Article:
- ny@f uses JSX/TSX syntax for quick component dev. This is default option, you can use other any template system instead.
- ny@f supports Single Page App (SPA) directly.
- ny@f can use any current HTML 5 API, such as web components, fetch, and all this with ES2015+.
- ny@f provides a simple template language, that avoids clunky map, reduce, filter stuff within the HTML. This is a feature of the JSX/TSX provider.
- ny@f uses TypeScript from the beginning (and is written in TypeScript). It works with pure ECMAScript, though.
- ny@f creates a very small package.
- ny@f works well with WebPack and other common tools.
- ny@f uses standards, no weird or enforced CLI, no vendor lock in.
- ny@f uses smart decorators for controlling stuff, not code within the component, for separation of concerns style.
ny@f prefers to use TSX for templates. It does not use React, though. In fact, it's just a feature of the TypeScript compiler.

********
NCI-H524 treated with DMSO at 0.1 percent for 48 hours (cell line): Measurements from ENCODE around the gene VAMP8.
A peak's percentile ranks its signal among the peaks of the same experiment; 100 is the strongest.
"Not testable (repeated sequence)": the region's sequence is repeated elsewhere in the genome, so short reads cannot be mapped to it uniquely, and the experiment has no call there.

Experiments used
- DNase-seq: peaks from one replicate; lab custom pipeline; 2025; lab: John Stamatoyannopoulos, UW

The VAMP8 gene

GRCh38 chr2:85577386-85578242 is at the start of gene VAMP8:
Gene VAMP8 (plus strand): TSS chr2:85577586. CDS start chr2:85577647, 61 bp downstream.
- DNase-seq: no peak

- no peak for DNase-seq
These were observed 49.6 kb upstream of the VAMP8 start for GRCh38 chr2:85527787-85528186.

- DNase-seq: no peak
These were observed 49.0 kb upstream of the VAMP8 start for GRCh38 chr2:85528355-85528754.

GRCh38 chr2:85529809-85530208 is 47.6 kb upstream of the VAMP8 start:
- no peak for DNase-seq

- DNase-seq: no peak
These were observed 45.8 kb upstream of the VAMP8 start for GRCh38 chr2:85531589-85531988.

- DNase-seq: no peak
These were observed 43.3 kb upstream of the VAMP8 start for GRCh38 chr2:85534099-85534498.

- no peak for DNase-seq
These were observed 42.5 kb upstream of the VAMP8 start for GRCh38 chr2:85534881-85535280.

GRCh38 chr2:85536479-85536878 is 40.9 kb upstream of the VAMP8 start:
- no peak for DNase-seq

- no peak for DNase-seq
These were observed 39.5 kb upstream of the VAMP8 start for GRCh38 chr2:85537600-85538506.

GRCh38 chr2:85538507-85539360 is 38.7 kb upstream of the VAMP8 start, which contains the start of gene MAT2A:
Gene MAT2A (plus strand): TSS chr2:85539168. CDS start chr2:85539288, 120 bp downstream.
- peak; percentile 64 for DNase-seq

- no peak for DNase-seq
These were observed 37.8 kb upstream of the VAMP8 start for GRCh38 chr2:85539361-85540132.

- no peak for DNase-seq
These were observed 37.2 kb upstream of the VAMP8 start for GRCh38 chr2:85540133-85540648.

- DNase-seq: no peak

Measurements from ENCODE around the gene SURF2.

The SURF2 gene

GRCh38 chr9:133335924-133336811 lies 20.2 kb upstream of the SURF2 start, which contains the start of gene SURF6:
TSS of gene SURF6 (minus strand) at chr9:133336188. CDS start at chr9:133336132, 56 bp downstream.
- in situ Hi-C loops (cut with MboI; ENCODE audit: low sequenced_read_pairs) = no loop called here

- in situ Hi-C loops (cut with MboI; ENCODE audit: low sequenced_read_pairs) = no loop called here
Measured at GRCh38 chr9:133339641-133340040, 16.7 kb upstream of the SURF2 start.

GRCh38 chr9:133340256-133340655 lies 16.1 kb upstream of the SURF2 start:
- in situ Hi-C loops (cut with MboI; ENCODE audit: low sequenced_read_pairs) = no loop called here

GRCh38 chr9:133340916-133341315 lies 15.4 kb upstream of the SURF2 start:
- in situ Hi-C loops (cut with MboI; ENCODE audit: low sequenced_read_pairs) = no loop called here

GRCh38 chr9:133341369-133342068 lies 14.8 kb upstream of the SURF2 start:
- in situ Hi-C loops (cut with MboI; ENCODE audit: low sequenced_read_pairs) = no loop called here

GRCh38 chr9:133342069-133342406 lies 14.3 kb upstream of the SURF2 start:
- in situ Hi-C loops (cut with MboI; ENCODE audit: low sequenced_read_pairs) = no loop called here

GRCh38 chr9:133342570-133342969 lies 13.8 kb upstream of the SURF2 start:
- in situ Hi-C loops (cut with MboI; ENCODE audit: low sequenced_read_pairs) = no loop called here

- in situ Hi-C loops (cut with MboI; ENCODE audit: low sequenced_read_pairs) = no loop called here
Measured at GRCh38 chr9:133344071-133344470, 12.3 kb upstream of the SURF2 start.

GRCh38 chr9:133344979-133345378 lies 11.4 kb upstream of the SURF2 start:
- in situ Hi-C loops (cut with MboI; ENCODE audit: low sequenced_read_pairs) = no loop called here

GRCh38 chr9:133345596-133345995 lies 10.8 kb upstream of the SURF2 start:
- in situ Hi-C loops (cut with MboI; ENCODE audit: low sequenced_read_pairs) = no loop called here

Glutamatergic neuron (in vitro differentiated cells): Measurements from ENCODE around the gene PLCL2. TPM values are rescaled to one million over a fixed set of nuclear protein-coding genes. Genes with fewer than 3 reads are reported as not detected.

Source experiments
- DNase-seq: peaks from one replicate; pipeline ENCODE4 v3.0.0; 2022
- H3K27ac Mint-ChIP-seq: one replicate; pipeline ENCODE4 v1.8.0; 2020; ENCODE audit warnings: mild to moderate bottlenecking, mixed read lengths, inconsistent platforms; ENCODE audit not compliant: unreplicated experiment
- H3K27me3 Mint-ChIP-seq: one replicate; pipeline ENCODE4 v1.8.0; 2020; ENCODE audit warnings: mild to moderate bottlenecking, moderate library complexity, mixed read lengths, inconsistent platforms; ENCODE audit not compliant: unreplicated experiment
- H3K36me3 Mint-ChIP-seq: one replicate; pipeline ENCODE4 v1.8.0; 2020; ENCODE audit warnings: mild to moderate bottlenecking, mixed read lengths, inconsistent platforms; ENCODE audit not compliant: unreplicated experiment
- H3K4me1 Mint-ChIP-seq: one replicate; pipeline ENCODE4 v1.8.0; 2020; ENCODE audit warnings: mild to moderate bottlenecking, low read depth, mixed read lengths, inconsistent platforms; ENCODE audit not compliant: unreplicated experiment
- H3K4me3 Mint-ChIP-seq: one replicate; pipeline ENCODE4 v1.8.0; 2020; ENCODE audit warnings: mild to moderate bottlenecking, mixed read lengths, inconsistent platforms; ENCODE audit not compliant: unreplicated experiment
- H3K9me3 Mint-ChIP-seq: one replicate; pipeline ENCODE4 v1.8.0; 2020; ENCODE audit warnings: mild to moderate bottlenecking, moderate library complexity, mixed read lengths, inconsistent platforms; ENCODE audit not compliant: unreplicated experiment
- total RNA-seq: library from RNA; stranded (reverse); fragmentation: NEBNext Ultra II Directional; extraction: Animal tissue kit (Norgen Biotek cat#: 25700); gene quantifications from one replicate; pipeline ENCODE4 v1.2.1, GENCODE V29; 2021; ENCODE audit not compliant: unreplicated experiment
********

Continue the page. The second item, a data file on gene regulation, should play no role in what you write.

See this excerpt from
"jsx": "react", "reactNamespace": "JSX",
JSX is the core, it handles the element definitions and extract the template extensions.
You can use Babel to setup a pure JS environment without any restrictions. TypeScript is not enforced, it's just an option.
Also you can use any other method to create the components content, but you will loose the n-xxx template extensions.
Is it worth coding with ny@f and vanilla JS/TS? For smaller projects and for apps that must load quickly, yes.
Actual package sizes (0.7.4, published Januaray 2022):
- Lib: 28 KB --> 9 KB zipped (always needed)
- Forms: 28 KB --> 7 KB zipped (Forms binding, validation, decorators)
Store: 10 KB --> 3 KB zipped (Flux like store for state management)
Total: 68 KB --> 19 KB zipped all files together for your project
However, compared with React or Angular it's a lot simpler. Compared to Vue, Svelte or Polymer it's simpler and even smaller, but the delta is not that thrilling.
What tool support? It's Web Components - any editor will do. It's JSX/TSX, so any good editor can handle this. And there are TypeScript decorators, even this is well supported. So, you don't need to tweak your editor. It works, no red squiggles, guaranteed.
The package runs, if there are no polyfills, only with ES2015. This limits the usage to any modern browser. It's pretty bold in Electron projects.
- Angular (thanks for the idea of using decorators)
- Polymer (especially lit-element, thanks for showing that Web Components are bold)
- React (thanks for JSX)
- Vue (thanks for showing short custom attributes)
- Svelte (thanks for showing short custom attributes)
- TypeScript (thanks for making JS cool again)